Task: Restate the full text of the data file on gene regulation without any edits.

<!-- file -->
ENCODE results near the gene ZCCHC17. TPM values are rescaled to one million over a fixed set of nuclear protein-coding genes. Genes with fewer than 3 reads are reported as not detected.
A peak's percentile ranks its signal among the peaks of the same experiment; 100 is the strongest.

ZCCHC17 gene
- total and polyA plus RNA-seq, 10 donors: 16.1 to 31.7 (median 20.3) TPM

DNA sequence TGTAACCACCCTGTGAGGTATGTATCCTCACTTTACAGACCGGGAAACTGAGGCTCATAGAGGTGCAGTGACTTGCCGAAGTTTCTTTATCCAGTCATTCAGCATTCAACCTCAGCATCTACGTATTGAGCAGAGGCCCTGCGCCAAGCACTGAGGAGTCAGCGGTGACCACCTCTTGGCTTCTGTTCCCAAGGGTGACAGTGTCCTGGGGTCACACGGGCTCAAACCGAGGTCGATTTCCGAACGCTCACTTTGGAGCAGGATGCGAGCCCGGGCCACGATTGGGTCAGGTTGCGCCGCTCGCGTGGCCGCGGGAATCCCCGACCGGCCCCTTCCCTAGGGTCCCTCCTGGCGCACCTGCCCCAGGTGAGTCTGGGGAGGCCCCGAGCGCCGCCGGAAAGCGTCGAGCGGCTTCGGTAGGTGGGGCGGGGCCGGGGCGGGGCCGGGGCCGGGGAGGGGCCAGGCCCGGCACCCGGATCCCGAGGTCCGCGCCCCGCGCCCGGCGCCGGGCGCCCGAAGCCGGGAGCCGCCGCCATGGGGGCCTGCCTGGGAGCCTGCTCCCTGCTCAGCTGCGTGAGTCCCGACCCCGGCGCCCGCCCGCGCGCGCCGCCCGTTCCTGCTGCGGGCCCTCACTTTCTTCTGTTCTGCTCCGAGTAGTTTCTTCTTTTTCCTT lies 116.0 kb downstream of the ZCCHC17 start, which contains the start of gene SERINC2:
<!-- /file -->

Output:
ENCODE results near the gene ZCCHC17. TPM values are rescaled to one million over a fixed set of nuclear protein-coding genes. Genes with fewer than 3 reads are reported as not detected.
A peak's percentile ranks its signal among the peaks of the same experiment; 100 is the strongest.

ZCCHC17 gene
- total and polyA plus RNA-seq, 10 donors: 16.1 to 31.7 (median 20.3) TPM

DNA sequence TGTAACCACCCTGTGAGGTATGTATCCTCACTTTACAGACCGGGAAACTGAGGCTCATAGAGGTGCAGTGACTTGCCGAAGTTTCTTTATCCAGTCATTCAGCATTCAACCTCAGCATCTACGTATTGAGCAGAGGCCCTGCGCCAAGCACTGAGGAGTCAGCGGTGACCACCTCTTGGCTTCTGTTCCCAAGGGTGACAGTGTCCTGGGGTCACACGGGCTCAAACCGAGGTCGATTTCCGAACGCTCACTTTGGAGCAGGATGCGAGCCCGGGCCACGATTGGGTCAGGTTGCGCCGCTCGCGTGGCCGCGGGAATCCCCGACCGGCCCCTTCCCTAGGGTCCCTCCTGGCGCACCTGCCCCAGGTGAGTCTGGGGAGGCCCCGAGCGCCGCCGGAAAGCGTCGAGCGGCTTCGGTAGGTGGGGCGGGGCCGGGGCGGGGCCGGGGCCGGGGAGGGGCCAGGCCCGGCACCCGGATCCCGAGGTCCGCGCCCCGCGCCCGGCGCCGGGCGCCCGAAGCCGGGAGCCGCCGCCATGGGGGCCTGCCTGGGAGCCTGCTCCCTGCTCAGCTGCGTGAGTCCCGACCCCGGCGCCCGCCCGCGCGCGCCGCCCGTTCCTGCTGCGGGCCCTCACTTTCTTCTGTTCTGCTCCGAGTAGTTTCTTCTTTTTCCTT lies 116.0 kb downstream of the ZCCHC17 start, which contains the start of gene SERINC2: